What Does It Feel Like To Have Post-traumatic Stress Disorder?

Working in rehab, as a therapist, means that we often meet people who have very recently gone through a life changing, shocking event – like an accident, stroke, Brain injury – or other scary, unplanned event. We may also meet people who have had chronic low-level trauma throughout their lives, or who are having to adjust to a new life or way of living.

And, although we are used to treating these clients for the symptoms of their stroke/TBI/multi-trauma accident -we may not always consider the implications that the trauma has on their psyche.

An awareness and sensitivity to PTSD is helpful to us therapists who are in acute and post-acute care. Not only can we be mindful of issues that we can pick up on quickly, we can also use the knowledge to enhance our treatments and our therapeutic rapport.

So with that in mind, let’s take a closer look at PTSD with this article guest written by the team at Take A Seat – therapy services.

What is Post-traumatic Stress Disorder?

Post-traumatic stress disorder is a psychological disorder that occurs in people who have undergone a traumatic event like an earthquake, terrorist attack, war or rape, etc. It was known as shell shock during the days of World War 1 and combat fatigue after World War 2. PTSD can occur in people of any ethnicity, religion, culture, or age.
However, PTSD does differ in males and females. Women are more susceptible to PTSD. People with PTSD have a pattern of thoughts related to the incident, which makes them anxious, fearful, and detached. They might go through the pain of the incident again through nightmares.

Symptoms and Diagnosis

In psychological terms, a condition has not termed a disorder unless it fulfills all the symptoms criteria and the period for them. Some prominent symptoms of Post-traumatic stress disorder are given below;

  • Intrusions; the victims repeatedly see the same incidents in dreams or routine while sitting idle etc. The flashbacks are intense, like the incident plays in front of the patient’s eyes like a movie.
  • Detachment; the patients tend to avoid people related to the incident even if the link is not direct. Looking at those familiar faces reminds them of their pain and misery.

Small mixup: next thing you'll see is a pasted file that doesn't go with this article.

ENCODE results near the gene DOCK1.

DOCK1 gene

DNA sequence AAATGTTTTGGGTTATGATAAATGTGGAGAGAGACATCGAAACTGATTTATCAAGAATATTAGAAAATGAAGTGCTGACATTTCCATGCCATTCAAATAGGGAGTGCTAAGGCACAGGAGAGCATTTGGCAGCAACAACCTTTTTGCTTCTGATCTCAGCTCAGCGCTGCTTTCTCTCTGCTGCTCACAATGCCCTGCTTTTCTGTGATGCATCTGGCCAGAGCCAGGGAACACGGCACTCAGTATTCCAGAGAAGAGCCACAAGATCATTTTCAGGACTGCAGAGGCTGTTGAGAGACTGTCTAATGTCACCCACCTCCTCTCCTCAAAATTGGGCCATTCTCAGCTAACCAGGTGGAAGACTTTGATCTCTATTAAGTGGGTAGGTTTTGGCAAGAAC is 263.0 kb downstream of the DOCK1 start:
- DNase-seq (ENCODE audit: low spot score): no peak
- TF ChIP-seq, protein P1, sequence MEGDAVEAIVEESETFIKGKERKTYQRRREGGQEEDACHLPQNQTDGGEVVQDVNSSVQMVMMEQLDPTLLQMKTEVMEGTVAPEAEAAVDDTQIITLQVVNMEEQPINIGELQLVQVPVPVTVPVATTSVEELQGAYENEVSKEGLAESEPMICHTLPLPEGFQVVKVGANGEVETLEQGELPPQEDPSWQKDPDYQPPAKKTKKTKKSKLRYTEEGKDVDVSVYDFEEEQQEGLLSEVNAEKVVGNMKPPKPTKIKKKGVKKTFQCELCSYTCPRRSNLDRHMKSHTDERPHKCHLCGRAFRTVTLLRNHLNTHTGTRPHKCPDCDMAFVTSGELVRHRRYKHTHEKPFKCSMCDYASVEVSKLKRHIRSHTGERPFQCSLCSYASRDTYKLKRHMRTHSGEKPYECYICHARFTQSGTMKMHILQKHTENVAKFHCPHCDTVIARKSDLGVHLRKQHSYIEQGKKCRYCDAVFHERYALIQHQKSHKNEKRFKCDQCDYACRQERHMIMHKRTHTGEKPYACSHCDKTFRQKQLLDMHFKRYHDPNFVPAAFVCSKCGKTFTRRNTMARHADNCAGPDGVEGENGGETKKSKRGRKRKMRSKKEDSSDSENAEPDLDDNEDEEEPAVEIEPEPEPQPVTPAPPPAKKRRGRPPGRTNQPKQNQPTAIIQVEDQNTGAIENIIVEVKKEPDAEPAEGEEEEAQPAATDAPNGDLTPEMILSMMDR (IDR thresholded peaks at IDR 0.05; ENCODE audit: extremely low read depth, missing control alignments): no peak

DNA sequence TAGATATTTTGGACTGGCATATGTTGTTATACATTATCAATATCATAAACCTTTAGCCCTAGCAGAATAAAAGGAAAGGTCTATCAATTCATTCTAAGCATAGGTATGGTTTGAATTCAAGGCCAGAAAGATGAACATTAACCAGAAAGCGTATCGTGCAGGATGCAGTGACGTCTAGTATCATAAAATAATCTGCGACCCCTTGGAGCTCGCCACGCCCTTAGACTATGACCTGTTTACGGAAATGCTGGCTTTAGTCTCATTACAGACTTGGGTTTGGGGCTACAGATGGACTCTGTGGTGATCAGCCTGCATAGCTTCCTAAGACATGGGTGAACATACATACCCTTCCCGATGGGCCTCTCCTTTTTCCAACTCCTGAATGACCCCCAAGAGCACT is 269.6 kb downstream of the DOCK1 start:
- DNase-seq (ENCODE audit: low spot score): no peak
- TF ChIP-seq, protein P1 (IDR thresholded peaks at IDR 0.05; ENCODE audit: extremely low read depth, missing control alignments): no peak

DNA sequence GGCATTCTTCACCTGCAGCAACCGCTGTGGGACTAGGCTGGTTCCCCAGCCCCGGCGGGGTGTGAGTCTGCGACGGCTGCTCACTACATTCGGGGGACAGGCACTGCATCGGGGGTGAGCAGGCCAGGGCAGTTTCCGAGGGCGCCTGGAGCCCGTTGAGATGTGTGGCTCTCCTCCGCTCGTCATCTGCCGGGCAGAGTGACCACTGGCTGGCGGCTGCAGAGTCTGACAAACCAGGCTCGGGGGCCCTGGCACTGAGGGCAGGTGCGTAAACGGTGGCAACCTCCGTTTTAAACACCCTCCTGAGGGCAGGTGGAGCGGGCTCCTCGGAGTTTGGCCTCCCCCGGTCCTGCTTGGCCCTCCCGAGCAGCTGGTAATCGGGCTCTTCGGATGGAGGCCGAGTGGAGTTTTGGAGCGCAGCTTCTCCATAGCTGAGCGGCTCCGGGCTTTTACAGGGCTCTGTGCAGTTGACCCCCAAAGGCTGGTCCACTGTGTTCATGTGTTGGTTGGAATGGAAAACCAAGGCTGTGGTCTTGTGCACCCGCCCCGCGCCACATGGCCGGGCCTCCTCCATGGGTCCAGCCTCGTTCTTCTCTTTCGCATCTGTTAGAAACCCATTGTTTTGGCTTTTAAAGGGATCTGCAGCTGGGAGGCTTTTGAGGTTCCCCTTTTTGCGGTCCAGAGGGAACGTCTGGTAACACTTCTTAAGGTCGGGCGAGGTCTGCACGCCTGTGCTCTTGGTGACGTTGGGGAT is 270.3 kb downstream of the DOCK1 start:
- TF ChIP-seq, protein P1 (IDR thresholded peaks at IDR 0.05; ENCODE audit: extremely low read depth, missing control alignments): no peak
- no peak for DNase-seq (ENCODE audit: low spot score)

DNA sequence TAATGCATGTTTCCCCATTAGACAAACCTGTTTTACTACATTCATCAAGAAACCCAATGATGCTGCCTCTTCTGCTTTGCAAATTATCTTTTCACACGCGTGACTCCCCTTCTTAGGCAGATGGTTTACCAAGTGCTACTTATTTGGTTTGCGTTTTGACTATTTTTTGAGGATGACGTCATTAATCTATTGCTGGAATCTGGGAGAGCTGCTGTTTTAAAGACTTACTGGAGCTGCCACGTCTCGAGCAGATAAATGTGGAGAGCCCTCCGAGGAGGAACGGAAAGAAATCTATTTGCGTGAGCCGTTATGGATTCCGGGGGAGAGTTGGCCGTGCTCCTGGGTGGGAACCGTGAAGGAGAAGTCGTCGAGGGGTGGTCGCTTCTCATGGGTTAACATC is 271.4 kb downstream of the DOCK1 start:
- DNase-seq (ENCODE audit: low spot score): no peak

• Change in mood; it would not be wrong if we say PTSD change the behavior and attitude of a person to a great degree. They forget some significant part of the tragedy and frequently have negative thoughts about themselves. In some extreme cases, the victims start blaming themselves and often wrongly accuse someone.
  • Change in response; the victims have a 360-degree change in their behavior. They have irritable nature and might have anger outbursts over minor problems.

For a person to have PTSD, these symptoms must have an age of at least a month. We can only describe it as a disorder and start the treatment to improve the victim’s behavior.


As it is a psychological issue, PTSD are treated by psychotherapy, specifically CBT. Cognitive behavioral treatment involves the deepest secrets of unconscious and conscious memory. Hormonal imbalances may also be addressed prior to the initiation of psychotherapy, for best outcomes.

Psychotherapy prepares you to deal with life post-trauma with strength. However, completely getting over the therapy experience from familiar counselors can be very beneficial. They add positive energies inside you and help you escape the experience’s dark memories.

Nowadays, therapies are available online at the person’s convenience – although for inpatient rehab there may be a psychiatrist on board who may assist with adjustment and PTSD issues. Many  therapy sessions are conducted online for people who have a problem stepping out of their homes or other issues. Finding an online therapist may be a suggestion that, as a clinician, you can make for your patients.


As mentioned earlier, if the PTSD has gone to an extreme level, a psychiatrist is referred for the hormones controlling brain activities to be kept under control. The psychiatrist prescribes certain medicines that would calm the mind and reduce the intensity of other psychological issues that might have damaged the patient’s mind.

Patients with PTSD are given antidepressants such as SNRIs and SSRIs. Other medications include a controlled dose of sleeping pills, antianxiety, and medicines to elevate peace so that the patient’s mind can rest from the constant worries and pressures.

Therapy for patients with PTSD

Patients with PTSD undergo a lot of pain that others cannot see or understand. The tragedy takes away the joys from their life and a part of their personality with it. They look for someone to whom they can rant their frustration, speak and cry their hearts out.

Psychologists do help them stabilize, but their profession does not allow them to be an emotional support to the patient. Specific therapy centers with alternative therapists can support patients with PTSD, and alternative therapists provide counseling outside the barrier of mental health sciences. Patients may find it much easier to connect to them than other health care professionals. You can find many online therapists in UK that have a commendable professional background and would help you move on from the trauma quickly.


Each therapy has its benefit for treating Post-traumatic stress disorder. Only if all three possible practices, psychotherapy, treatment from a psychiatrist, and alternative therapies, work together the treatment of the condition can be made 100% efficient.

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